Title: Intertwining to Fit In: A grounded theory study of caregivers with school-aged children with FASD
Scarfe Room 271 (Library Block)
Dr. Wendy Hall (Nursing), Research Co-Supervisor
Dr. William McKee (SCPS), Research Co-Supervisor
Dr. Laurie Ford (SCPS), Committee Member
Dr. Sterett Mercer (SCPS), Departmental Examiner
The purpose of this study was to explain how caregivers of school-aged children with FASD manage their children’s schooling. Symbolic interactionism and core tenets from Bronfenbrenner’s bio-ecological theory served as the underlying theoretical perspectives. I used a Glaserian approach to the grounded theory method to develop a substantive theory, namely, intertwining to fit in.
Data in this investigation were collected through interviews, participant observation, and document analysis. I completed 30 in-depth interviews with caregiver participants between February 2009 and November 2009, based on theoretical sampling. Twenty five hours of participant observation occurred in participants’ homes and other contexts. I used constant comparative analysis to construct the core category, "intertwining to fit in.” Intertwining to fit in is, a dynamic cycle that explains how caregivers of elementary school-aged children with FASD continuously try to resolve their main concerns, which are preventing their children from failing academically and in social interactions and preventing themselves from being regarded as “bad” parents.
To intertwine to fit in parents used two main strategies, orchestrating schooling and keeping up appearances, at the same time as they were regulating the relationships with their children. Caregivers used the strategies and their related tactics to try to achieve academic and social success for their children and to be regarded as “good” parents themselves. Being successful at using the strategies reduced the amount of time parents spent regulating their relationships with their children. Conditions caregivers encountered influenced throttling up or throttling down of strategies and tactics. Using the strategies could lead caregivers to encounter two critical junctures: hitting rock bottom and islands of calm. Hitting rock bottom occurred when caregivers felt none of their tactics were working and they were spending all of their time regulating their relationships with their children. Reaching islands of calm occurred when strategies and tactics were successful and parents could allow children to be more independent. During either of the critical junctures, caregivers would use tactics to re-engage with the school system. Short-term outcomes associated with critical junctures contributed to or detracted from the long-term outcomes caregivers were trying to achieve through intertwining to fit in.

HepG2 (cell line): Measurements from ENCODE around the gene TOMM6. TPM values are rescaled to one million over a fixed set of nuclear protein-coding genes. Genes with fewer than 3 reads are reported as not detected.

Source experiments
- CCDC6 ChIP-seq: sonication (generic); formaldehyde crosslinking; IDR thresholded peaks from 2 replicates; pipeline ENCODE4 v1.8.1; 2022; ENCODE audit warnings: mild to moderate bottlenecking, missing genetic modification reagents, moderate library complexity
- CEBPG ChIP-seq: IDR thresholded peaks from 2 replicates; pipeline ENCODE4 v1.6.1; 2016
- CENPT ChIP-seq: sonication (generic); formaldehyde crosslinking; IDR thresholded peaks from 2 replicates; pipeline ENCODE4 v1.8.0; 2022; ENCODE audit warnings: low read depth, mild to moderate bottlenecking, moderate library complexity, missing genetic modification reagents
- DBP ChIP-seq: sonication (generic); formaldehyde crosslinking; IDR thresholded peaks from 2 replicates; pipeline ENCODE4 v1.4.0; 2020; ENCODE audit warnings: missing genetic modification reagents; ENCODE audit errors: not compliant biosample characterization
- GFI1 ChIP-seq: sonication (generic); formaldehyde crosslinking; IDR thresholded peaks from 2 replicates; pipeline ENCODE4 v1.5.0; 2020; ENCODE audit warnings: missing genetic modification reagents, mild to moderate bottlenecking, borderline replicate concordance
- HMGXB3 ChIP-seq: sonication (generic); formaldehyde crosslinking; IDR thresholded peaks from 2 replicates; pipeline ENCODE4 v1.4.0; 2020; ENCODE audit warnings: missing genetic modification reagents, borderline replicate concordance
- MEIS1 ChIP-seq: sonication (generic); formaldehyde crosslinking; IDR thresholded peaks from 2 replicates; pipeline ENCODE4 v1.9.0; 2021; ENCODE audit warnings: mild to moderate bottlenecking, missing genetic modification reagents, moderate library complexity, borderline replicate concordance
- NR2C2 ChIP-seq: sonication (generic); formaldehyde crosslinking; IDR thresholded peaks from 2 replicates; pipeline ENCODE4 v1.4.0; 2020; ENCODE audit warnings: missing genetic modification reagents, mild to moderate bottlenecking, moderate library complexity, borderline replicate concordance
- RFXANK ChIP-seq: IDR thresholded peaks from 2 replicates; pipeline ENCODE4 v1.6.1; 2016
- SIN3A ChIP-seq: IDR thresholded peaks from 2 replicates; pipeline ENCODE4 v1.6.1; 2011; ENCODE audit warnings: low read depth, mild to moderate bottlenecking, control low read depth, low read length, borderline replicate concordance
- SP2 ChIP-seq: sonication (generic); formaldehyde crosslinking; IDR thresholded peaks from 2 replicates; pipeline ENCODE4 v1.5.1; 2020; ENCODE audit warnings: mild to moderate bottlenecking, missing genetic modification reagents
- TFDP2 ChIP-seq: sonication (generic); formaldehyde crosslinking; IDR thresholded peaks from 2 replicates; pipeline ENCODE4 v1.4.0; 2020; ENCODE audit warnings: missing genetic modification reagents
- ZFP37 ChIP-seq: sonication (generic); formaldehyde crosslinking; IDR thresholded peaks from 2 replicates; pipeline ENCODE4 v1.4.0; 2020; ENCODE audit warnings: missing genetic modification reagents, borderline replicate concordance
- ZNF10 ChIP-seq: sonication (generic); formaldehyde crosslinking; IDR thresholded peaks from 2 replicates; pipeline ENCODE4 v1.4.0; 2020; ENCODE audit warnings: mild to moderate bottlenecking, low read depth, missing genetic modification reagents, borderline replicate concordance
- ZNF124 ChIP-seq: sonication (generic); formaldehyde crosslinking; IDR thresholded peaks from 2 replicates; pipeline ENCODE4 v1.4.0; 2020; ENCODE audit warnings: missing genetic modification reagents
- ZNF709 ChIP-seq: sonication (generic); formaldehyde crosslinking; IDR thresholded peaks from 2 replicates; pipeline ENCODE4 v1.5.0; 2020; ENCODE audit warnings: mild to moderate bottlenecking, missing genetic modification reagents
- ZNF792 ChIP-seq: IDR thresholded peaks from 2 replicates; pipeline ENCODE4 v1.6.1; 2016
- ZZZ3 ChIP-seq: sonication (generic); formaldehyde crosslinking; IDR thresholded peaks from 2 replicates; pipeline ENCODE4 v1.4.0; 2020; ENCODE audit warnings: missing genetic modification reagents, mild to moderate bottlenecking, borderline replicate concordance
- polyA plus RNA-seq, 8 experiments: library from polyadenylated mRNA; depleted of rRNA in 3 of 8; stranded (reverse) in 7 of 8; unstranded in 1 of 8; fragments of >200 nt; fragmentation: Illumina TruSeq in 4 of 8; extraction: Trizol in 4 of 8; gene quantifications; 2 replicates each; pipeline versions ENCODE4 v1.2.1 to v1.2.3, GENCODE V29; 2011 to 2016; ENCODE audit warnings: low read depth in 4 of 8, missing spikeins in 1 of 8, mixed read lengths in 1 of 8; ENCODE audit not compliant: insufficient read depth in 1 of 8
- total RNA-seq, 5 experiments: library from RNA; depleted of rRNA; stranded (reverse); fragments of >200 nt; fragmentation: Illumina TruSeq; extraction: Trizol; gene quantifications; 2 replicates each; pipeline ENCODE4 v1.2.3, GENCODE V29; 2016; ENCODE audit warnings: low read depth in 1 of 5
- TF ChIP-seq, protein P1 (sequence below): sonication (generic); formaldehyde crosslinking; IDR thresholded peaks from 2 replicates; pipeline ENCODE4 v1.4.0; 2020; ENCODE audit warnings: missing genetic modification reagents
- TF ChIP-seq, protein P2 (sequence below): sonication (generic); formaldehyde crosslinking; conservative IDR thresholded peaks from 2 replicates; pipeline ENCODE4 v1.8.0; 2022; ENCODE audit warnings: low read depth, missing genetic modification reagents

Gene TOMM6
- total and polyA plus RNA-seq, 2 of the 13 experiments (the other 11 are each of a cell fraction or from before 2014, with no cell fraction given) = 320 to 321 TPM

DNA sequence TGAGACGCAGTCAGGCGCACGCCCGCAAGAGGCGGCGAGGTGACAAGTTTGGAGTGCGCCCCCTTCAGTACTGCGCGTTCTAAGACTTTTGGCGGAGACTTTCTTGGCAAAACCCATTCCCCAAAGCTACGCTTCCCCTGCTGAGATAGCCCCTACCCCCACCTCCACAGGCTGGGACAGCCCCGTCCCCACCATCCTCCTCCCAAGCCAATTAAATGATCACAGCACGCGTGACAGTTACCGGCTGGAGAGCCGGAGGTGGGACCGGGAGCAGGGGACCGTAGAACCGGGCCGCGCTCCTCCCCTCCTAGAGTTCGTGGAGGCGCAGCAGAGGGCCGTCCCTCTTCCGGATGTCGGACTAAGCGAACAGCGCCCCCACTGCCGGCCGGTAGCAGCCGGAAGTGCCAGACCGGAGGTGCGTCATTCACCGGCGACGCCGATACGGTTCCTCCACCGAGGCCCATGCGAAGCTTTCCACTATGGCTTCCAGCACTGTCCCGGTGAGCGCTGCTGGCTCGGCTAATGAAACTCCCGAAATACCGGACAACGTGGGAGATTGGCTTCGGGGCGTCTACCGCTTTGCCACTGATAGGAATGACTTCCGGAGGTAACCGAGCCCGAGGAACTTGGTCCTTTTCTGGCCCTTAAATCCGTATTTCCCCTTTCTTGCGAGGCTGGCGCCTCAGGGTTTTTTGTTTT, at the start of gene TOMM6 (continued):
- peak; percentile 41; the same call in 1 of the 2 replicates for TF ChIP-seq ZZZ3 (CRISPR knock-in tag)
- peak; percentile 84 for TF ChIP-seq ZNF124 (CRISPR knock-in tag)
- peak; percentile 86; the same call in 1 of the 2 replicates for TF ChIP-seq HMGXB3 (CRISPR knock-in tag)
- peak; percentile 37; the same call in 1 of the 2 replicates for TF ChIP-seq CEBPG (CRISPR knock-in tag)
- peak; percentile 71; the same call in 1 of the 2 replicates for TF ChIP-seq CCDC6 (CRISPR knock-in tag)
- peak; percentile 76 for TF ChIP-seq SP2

“Intertwining to fit in,” contributes to the attachment literature and literature on secondary disabilities and extends the literature documenting caregivers’ efforts to advocate for their children. Intertwining to fit in has implications for school psychology practice, training, and research, as well as teachers and key workers. The theory is important for those engaged in the behaviour under study, the caregivers of school-aged children with FASD.